Mission & History
Princeton Day School nurtures the mind, the body, and the character of each student.
In academics, athletics, the arts, and service, we celebrate the pursuit of individual excellence and the spirit of collaboration that binds us together as a community. We seek diversity of cultures, views, and talents to promote the intellectual growth and moral development of our students.
Our rigorous and broad PreK through 12th grade program is designed for motivated and academically talented students. We emphasize both creative and critical thought and their clear expression. Supported by an exceptional faculty and a cooperative partnership of school and home, our students discover the joy of learning. They explore their interests, cultivate enduring relationships with teachers and peers, take risks, and thrive.
Integrity, respect, and compassion are essential to the school's mission. Our students leave Princeton Day School well equipped for college and beyond: prepared to act knowledgeably, to lead thoughtfully, to share generously, and to contribute meaningfully.
The spirit of Princeton Day School is best caught in its common spaces. The libraries, lobbies, and hallways, vibrant with student art, reflect a community of inspired and inspiring learners, as well as an extraordinary tradition of excellence in the visual and performing arts. As students come and go, working in small groups, engaging one another and their teachers in the dialogue that is the essence of learning, they experience a balance of freedom and direction that enables each child to find his or her own pace and pathway to success.
Our three school divisions strike this balance differently, but the common element from PreKindergarten to the 12th grade is a commitment to nurturing the following core values:
- an independence of thought that includes and goes beyond academic excellence;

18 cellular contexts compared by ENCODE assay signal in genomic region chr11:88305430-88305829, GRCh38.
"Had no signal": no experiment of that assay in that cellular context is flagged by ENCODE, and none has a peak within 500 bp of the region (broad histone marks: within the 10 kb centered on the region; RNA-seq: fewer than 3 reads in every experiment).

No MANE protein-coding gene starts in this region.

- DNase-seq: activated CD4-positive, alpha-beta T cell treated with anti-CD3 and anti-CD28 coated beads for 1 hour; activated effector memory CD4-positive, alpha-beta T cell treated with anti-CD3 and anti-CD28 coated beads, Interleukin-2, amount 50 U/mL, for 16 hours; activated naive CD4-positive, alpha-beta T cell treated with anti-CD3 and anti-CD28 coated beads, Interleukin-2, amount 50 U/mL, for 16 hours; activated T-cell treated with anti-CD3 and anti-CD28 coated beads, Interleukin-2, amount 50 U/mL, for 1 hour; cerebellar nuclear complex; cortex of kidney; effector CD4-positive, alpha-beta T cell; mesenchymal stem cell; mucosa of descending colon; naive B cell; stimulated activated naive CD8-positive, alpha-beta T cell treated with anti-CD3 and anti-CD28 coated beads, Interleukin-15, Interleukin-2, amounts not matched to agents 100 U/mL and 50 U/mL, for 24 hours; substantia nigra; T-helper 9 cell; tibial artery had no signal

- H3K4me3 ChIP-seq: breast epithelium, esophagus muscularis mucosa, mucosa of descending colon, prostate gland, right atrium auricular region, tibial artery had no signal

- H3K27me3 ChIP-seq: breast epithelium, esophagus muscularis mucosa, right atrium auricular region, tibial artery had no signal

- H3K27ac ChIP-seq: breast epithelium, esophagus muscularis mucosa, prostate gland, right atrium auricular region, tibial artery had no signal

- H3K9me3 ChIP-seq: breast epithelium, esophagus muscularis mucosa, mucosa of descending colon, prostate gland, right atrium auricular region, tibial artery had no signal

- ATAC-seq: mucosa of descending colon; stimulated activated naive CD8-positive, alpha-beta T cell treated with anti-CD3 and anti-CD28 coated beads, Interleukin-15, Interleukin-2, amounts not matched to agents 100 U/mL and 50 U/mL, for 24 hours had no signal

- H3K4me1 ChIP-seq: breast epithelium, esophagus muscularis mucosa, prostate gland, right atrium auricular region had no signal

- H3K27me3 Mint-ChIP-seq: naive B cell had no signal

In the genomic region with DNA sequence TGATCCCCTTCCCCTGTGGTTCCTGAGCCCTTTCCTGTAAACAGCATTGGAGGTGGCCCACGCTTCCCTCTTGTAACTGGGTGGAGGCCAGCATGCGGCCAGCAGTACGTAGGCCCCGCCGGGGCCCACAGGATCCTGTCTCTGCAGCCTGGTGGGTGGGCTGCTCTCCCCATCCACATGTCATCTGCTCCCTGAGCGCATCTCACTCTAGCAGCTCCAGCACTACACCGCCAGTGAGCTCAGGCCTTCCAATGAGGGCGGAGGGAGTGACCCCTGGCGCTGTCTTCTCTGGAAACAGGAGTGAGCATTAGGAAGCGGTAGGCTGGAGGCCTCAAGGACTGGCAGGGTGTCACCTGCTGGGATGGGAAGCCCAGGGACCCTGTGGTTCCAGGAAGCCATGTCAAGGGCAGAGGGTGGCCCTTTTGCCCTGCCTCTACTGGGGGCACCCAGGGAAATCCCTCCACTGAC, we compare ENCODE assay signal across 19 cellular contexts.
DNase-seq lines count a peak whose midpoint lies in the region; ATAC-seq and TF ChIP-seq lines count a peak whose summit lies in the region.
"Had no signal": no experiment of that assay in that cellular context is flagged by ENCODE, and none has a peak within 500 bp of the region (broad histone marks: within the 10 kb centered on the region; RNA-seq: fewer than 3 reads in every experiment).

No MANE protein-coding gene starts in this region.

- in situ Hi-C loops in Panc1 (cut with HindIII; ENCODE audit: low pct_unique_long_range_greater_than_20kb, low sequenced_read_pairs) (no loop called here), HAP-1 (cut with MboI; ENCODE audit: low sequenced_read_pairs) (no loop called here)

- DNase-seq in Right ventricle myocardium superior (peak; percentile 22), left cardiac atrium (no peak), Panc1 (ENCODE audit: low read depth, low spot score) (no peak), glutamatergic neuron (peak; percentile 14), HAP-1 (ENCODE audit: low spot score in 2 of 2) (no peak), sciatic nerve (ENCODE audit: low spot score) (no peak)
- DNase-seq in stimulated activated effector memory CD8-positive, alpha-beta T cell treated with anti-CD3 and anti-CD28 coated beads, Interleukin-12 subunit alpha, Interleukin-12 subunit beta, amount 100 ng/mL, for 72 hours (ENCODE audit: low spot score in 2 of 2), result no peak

- respect and compassion for others, expressed through service; and
- a delight in learning that evokes creativity, risk-taking, and an abiding curiosity about the human story and the natural world.
Integrity entails honesty to oneself and others; it also connotes wholeness, of the individual and of the community. We aim to nurture in our students the motivation, self-confidence, and mutual trust to discover their individual and communal strengths of mind, body, and spirit. We seek students of character and promising intellect who are capable of responding to this challenge, and we provide for them an educational atmosphere at once disciplined, playful, and diverse.
We offer students many avenues of self-discovery through academics, athletics, the arts, cultural exchange programs, and student-run activities and clubs. We encourage students to take responsibility for their education and to make learning an enterprise so exhilarating that it spills into gatherings of students in the hallways, casual moments with a coach or teacher, and conversations with parents around the dinner table. As an independent day school, we affirm the importance of the student-teacher-parent triangle. When students, teachers, and parents work together to create a continuity between school and home, the child's journey of self-discovery more fully integrates his or her intellectual, emotional, physical and moral development.